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Getting the other side of the piracy debate, I speak directly to an online pirate about why he does it and how he sees it. Plus, Goon co-writer Evan Goldberg talks hockey and the violence of comedy while Detachment director Tony Kaye proves he’s still slightly crazy. Download Episode #124

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Last month we got a really fun and nicely old-fashioned horror movie, a found footage superhero movie becoming a surprise hit, a terrific hitman/horror/love story, and a B-movie featuring Denzel Washington kicking ass. It was better than an average February. As expected like every year, we’re dealing with a packed March. There are two possible franchise starters and one of the funniest comedies we’ve seen in quite sometime, so we’ve got a pleasant month ahead of us. Honorable Mentions: Friends with Kids (a fine dramedy) and The Deep Blue Sea (a semi-festival favorite), and Silent House (another film with Elizabeth Olsen being terrorized? I’m in.) Check out the ten must-see movies of March below.

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There’s a solid chance that you haven’t heard of most of these movies. Yet they exist – out there somewhere as a thorn in the side of movie fans trying to see as much as possible. Nuggets of potential waiting to be picked up from the movie orphanage by a distributor and given a warm home with cup holders in every seat. The European Film Market is fascinating for that reason and for the way people attend it. Tickets this year were around $600, but that’s a reasonable price for companies sending representatives trying to find the next moneymaker for their company or the hot movie to bring to their festival. That means screenings come complete with people on cell phones and unimpressed buyers walking out after ten minutes to hustle next door to see if the other movie playing has any promise to it. It’s a bizarre way to watch movies, but it makes a kind of sense given the massive size of the movie list compared to the tiny amount of time to see everything. There were upwards of 675 movies in the EFM this year, all of them with their own selling points. Here are the 87 most interesting-sounding with descriptions found in the official catalog. For the most part, I haven’t seen these movies (and didn’t even know about many of them until the Berlin Film Festival), but they all have something going for them that should earn them a spot on your radar.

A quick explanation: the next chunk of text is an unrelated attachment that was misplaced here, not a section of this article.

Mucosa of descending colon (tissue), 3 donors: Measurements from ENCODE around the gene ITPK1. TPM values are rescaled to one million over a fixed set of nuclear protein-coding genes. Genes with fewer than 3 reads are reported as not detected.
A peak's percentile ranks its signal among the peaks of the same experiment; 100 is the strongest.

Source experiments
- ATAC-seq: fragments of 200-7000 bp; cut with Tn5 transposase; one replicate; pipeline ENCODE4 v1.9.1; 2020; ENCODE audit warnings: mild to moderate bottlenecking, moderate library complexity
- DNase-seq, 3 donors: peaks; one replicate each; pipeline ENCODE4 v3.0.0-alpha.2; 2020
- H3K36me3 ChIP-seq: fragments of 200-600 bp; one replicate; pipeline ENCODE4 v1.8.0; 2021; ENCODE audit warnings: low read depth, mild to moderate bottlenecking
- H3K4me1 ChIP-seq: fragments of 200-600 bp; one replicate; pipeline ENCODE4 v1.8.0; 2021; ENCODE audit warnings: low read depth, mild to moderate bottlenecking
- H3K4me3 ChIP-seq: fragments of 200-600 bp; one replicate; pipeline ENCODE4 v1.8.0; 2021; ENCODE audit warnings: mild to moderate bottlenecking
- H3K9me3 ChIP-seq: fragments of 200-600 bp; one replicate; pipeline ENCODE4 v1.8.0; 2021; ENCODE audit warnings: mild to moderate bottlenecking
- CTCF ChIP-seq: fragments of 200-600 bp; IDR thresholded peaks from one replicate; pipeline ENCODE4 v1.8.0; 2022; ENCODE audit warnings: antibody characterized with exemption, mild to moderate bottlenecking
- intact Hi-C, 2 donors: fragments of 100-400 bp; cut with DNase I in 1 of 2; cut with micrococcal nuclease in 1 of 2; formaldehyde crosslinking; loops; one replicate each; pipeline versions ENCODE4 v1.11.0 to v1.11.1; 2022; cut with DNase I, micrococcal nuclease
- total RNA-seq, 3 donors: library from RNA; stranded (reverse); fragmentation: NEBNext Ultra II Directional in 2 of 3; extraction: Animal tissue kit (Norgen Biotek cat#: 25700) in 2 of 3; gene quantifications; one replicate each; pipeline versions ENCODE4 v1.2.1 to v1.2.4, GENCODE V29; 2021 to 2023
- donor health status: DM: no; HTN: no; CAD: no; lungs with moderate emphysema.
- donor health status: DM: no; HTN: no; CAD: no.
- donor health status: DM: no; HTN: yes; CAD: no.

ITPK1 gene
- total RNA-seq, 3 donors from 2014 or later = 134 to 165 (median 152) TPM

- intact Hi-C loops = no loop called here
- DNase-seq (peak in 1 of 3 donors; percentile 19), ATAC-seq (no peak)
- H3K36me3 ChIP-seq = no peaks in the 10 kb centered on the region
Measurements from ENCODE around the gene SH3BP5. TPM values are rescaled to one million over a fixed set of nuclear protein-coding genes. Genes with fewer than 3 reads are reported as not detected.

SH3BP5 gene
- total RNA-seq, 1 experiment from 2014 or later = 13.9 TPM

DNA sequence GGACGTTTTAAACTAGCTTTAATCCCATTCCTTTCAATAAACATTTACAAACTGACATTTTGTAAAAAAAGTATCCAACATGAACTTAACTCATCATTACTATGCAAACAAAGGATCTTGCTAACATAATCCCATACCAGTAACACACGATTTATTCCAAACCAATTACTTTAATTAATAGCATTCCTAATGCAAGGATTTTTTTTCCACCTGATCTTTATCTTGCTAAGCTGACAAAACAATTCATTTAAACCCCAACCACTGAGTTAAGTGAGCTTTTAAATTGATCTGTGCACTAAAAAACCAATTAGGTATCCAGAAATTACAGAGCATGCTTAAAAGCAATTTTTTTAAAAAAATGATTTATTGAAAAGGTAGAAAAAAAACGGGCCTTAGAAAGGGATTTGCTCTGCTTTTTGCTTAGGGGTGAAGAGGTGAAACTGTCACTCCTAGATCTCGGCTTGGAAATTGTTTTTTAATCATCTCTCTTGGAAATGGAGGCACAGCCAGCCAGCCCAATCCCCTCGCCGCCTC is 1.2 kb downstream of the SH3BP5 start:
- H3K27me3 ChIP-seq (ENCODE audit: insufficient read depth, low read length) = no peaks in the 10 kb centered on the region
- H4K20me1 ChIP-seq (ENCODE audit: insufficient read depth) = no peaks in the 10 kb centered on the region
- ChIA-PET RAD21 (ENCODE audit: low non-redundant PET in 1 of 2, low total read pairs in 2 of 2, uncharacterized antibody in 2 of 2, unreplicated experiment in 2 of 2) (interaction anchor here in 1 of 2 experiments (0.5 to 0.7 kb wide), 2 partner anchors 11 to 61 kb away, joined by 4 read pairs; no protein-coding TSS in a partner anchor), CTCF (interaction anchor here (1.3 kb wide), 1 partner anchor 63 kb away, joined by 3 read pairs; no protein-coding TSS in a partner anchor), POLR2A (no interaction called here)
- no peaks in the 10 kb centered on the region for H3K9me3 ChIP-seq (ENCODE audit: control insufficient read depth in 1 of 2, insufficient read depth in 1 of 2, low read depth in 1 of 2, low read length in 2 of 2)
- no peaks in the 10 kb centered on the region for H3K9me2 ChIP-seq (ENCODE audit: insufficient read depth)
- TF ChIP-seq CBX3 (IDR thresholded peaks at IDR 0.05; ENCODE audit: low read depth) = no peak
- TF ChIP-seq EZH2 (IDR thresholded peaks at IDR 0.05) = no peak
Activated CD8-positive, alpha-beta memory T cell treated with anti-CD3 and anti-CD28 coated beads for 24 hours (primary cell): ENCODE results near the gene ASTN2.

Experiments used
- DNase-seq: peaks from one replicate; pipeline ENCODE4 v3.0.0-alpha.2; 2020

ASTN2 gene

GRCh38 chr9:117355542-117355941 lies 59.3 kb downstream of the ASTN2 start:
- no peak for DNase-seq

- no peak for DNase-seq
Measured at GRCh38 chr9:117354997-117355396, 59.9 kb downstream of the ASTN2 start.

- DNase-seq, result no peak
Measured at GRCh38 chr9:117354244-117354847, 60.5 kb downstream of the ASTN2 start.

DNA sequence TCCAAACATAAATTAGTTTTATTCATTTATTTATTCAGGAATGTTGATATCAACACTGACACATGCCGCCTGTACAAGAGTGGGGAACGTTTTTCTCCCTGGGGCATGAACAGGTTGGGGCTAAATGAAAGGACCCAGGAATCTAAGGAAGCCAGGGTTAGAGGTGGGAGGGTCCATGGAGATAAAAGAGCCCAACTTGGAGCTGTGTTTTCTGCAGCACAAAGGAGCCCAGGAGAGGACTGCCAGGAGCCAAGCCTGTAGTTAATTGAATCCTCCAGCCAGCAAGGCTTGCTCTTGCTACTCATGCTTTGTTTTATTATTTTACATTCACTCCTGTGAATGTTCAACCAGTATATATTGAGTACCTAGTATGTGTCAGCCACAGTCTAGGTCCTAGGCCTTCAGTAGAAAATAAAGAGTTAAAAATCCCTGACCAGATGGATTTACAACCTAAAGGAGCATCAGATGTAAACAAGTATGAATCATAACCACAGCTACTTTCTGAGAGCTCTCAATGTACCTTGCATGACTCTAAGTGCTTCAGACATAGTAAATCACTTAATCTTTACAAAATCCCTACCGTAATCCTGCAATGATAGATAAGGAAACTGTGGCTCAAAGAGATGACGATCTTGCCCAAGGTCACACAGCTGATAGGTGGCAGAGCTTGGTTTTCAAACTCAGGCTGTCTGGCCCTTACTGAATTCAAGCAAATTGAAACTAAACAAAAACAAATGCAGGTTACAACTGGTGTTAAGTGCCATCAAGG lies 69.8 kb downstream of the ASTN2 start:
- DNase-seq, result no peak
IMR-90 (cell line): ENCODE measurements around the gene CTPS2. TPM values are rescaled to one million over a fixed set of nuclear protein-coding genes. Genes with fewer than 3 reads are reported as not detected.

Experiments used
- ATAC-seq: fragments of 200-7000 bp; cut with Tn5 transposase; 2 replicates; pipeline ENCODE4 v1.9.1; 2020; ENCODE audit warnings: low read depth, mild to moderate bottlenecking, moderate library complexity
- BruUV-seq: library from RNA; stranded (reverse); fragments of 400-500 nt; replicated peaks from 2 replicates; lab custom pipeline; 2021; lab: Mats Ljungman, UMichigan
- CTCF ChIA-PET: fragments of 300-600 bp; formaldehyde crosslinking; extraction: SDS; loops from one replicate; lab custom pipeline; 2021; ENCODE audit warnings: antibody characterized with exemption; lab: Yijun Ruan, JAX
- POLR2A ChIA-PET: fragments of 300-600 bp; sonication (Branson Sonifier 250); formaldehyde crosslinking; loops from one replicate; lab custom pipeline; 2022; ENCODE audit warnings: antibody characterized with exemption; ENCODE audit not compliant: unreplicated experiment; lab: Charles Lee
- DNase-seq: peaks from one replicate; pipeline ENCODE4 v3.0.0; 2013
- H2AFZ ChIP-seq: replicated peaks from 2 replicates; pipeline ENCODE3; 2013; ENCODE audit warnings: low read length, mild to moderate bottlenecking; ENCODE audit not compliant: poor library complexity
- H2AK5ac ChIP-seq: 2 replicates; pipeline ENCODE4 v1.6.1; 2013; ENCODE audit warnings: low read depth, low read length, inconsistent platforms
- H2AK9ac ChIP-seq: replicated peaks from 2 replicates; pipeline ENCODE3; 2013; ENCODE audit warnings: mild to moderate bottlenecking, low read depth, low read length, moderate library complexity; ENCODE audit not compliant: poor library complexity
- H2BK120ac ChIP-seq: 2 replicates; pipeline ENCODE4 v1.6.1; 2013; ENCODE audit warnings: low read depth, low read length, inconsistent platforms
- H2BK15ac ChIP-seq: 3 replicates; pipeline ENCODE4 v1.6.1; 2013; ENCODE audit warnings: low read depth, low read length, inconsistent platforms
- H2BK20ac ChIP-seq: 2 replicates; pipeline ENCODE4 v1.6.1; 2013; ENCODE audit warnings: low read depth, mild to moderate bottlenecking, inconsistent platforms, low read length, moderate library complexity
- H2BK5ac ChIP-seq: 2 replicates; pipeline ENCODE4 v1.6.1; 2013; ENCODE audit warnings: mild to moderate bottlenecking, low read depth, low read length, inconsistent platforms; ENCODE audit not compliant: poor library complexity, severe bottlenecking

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Director Tony Kaye‘s debut was 1998′s stunning tour de force, American History X. The film stars Edward Norton as a recovering skinhead trying to set things right in the present while remembering his misdeeds of the past, and if you haven’t seen it I can’t recommend enough that you stop reading and seek it out immediately. It’s an incredibly affecting film anchored by a tremendous performance from Norton. Sadly, Edward Furlong also stars. Kaye and Norton had a very public falling out during the film’s post-production, and the director seemingly vanished into thin air in the decade-plus since. Except he’s actually been making films at a steady pace. You just most likely haven’t seen them. Now thirteen years after reportedly trying to remove his name from American History X (and replace it with Humpty Dumpty) Kaye’s latest film looks to return him to the limelight. The critically acclaimed indie Detachment stars Adrien Brody as a man who chooses to avoid personal connections as the ones he was born with begin slipping away. A dead mother, a father falling into dementia…he avoids intimacy to avoid the pain, until his latest teaching assignment finds him forming an unexpected bond. Check out the clip below, and head over to the film’s official site for more info.